The Internal Revenue Service limits your ability to write off many different expenses against your taxes. Some limitations, like the Pease Limitation, are tied to your income where the more you make, the less you can deduct. For many families, though, the Alternative Minimum Tax is an extremely significant tax write-off limitation.
Made a permanent part of the tax code by the American Taxpayer Relief Act of 2012, the Pease Limitation rolls back some itemized deductions for high income taxpayers. In the 2013 tax year, this limitation affects married taxpayers with adjusted gross incomes over $300,000 or single taxpayers with AGIs greater than $250,000. If you fall subject to this deduction cap, your write-offs for your charitable donations, your mortgage interest, property taxes, state and local income taxes and other miscellaneous itemized deductions will be reduced. To see how the Pease Limitation works, consider a married couple that has an AGI of $450,000 in 2013 and claims $50,000 in itemized deductions. The limitation lets you choose from two methods to find the highest possible deduction. First, you'd multiply your income over the $300,000 limitation by 3 percent to find a $4,500 limitation. Next, you'd multiply your total itemized deductions by 80 percent to find a limitation of $40,000. Since the $4,500 limitation is less, you'd subtract that from the $50,000 and claim $44,500 in deductions.
Personal Exemption Phaseouts
The personal exemption phaseout limits high income earners' ability to claim personal exemptions for themselves and their dependents. As of 2013, the PEP comes into effect for married couples filing jointly with AGIs of $300,000 or higher, heads of households with $275,000 or more in AGI, single people with $250,000 or more in AGI or married couples filing separately with at least $150,000 in AGI. For every $2,500, or fraction of $2,500, in income over that threshold, you lose two percentage points of your total exemption. For example, if you are married with $314,000 in income, you would have $14,000 in extra income, which would correspond to a 12 percent reduction in the exemptions that you could claim.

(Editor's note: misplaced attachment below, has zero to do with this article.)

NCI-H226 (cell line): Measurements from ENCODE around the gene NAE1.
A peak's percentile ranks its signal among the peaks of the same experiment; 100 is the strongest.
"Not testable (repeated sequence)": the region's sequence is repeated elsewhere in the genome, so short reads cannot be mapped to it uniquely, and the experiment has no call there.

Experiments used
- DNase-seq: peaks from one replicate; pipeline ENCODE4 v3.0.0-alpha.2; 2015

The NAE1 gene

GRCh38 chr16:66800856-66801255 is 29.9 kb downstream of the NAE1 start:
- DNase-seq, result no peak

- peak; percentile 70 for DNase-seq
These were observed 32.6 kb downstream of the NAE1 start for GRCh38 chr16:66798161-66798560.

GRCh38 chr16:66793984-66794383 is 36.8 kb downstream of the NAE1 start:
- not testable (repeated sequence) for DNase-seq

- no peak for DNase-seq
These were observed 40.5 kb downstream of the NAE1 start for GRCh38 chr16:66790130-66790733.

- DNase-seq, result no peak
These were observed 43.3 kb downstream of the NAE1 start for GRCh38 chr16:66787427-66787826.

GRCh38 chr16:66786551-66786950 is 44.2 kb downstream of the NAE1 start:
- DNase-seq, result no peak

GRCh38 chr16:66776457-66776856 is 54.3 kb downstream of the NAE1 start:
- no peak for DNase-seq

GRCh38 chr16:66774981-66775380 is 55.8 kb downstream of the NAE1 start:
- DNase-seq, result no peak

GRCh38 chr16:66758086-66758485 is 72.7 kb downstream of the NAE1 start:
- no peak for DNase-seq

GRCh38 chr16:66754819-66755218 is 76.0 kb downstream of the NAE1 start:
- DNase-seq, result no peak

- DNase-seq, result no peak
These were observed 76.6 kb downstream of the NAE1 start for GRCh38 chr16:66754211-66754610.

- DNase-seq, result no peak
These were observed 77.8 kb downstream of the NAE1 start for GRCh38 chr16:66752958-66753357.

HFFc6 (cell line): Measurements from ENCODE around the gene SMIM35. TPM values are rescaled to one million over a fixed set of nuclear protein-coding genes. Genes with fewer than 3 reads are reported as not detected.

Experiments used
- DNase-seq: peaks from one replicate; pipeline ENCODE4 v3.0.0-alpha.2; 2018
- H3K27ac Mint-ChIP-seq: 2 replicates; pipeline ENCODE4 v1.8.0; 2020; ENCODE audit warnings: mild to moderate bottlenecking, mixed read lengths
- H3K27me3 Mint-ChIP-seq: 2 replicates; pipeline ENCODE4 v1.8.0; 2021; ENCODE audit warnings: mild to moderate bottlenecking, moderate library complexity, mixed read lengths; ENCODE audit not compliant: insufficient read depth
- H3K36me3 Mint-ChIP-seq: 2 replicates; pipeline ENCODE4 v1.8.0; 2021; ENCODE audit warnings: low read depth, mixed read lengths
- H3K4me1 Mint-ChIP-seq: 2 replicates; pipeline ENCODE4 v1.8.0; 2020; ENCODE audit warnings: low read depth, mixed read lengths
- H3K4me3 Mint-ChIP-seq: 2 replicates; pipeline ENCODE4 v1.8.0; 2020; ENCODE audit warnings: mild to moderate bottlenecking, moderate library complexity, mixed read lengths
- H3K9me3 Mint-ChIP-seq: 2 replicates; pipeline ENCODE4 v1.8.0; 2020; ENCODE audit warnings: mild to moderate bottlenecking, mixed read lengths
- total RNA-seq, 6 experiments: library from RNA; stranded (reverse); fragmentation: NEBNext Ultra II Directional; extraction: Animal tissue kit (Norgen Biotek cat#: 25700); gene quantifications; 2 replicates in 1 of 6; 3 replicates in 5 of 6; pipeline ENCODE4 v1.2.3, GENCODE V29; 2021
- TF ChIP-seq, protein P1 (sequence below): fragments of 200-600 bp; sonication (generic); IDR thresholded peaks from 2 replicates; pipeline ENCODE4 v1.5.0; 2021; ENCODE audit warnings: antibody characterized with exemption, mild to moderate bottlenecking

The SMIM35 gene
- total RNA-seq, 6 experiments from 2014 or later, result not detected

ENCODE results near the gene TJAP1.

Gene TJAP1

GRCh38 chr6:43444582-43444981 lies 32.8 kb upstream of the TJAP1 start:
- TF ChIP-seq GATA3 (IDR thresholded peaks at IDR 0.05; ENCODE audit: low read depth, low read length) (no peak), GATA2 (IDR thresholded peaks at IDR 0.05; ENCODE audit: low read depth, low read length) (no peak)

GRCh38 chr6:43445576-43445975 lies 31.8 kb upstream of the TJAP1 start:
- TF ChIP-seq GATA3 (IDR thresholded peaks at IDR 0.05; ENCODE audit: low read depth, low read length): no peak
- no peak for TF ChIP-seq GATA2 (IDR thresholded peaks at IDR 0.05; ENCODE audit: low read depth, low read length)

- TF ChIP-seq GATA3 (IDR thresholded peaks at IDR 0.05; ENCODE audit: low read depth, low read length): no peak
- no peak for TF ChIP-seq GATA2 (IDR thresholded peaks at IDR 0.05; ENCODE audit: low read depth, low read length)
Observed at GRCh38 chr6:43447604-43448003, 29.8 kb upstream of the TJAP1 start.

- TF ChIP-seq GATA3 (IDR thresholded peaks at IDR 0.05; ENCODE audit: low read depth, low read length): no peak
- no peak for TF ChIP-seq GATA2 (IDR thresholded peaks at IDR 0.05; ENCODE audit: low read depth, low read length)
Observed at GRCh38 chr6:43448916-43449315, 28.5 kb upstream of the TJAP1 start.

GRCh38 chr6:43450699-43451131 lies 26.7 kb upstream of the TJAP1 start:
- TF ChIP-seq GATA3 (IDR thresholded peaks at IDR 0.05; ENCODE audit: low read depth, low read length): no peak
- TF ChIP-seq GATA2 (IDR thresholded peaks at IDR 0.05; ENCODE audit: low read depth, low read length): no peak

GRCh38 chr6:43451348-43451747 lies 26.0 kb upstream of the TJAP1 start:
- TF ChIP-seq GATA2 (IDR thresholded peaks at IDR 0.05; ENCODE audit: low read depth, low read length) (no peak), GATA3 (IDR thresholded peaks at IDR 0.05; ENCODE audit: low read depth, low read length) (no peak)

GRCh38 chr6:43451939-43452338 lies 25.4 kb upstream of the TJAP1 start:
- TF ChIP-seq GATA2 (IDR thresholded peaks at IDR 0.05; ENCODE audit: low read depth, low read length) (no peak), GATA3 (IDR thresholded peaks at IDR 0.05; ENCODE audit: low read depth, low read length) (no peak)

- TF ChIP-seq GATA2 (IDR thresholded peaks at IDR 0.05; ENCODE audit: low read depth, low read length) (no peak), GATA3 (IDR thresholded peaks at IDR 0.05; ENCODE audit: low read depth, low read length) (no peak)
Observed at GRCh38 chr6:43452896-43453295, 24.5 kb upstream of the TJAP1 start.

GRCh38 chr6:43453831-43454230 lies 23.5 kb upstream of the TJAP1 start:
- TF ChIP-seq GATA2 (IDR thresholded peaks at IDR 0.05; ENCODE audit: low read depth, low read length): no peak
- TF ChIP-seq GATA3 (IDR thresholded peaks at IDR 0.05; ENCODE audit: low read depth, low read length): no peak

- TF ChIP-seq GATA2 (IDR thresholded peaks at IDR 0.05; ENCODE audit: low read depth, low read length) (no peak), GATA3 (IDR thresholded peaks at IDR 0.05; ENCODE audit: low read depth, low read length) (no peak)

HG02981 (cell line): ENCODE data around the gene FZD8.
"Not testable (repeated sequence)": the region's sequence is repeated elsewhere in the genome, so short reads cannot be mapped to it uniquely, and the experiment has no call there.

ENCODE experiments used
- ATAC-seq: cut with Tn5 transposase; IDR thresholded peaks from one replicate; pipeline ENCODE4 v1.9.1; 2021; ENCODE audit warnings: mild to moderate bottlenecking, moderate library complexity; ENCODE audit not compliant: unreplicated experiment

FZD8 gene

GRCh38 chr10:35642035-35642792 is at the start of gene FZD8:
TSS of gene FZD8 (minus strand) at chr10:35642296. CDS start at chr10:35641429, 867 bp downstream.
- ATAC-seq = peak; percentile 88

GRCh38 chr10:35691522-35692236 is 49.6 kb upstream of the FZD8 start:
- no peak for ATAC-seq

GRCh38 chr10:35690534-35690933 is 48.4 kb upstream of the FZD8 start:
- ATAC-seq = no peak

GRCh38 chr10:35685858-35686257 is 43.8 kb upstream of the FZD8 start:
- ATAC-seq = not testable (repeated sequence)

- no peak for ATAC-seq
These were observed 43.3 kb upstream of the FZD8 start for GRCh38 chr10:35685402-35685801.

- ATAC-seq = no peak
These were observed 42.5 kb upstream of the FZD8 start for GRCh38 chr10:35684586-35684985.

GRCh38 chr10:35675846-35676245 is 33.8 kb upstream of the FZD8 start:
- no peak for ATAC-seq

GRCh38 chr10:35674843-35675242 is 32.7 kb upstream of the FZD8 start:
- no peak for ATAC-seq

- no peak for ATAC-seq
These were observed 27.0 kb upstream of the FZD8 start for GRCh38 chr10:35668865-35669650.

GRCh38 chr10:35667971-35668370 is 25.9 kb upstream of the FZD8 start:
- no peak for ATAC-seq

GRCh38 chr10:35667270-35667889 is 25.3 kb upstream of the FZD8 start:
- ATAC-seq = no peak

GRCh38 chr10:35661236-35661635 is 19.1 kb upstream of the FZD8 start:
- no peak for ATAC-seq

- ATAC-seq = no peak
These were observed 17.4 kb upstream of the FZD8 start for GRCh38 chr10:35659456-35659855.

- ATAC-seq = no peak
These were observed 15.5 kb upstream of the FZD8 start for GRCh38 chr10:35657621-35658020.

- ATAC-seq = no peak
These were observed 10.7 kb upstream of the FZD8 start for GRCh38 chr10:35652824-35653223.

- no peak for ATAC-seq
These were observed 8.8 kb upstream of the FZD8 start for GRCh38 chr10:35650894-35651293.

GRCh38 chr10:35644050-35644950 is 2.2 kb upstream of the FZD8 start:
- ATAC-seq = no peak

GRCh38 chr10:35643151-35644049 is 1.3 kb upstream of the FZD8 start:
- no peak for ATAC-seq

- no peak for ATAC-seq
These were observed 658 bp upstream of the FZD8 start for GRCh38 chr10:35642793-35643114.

The Alternative Minimum Tax
The Alternative Minimum Tax is a special income tax that works differently from the regular income tax. In exchange for getting a special tax rate that is almost completely flat and receiving a large AMT exemption, you lose the ability to claim personal exemptions and just about every other tax deduction, except for home mortgage interest and charitable contributions. The AMT and its deduction limitations ensnared approximately half of American taxpayers with incomes between $200,000 and $500,000, based on research from the Tax Policy Center.
Miscellaneous Deduction Limitations
The IRS limits many other deductions based on your income. If you lose money on your real estate investments, you may be able to use up to $25,000 of those "passive activity losses" to offset other income. For every $2 of modified AGI over $100,000 per year, though, the IRS takes away $1 of your loss write-off. As another example, you can also write off up to $2,500 per year of qualifying student loan interest on your own, your spouse's or your dependents' loans. However, the deduction starts to go away if your modified AGI exceeds $75,000 if you file a single return or $155,000 if you file a joint return.
- Forbes: Pease Limitation Puts A Lid On Itemized Deductions For Wealthy Folks
- Tax Policy Center: Tax Topics - Quick Facts: Alternative Minimum Tax (AMT)
- Fairmark: Personal Exemption Phaseout
- Lancaster Online: Passive Activity Loss Limitations on Real Estate Tax Shelter
- Intuit TurboTax: Can I Claim the Student Loan Interest Deduction?
Steve Lander has been a writer since 1996, with experience in the fields of financial services, real estate and technology. His work has appeared in trade publications such as the "Minnesota Real Estate Journal" and "Minnesota Multi-Housing Association Advocate." Lander holds a Bachelor of Arts in political science from Columbia University.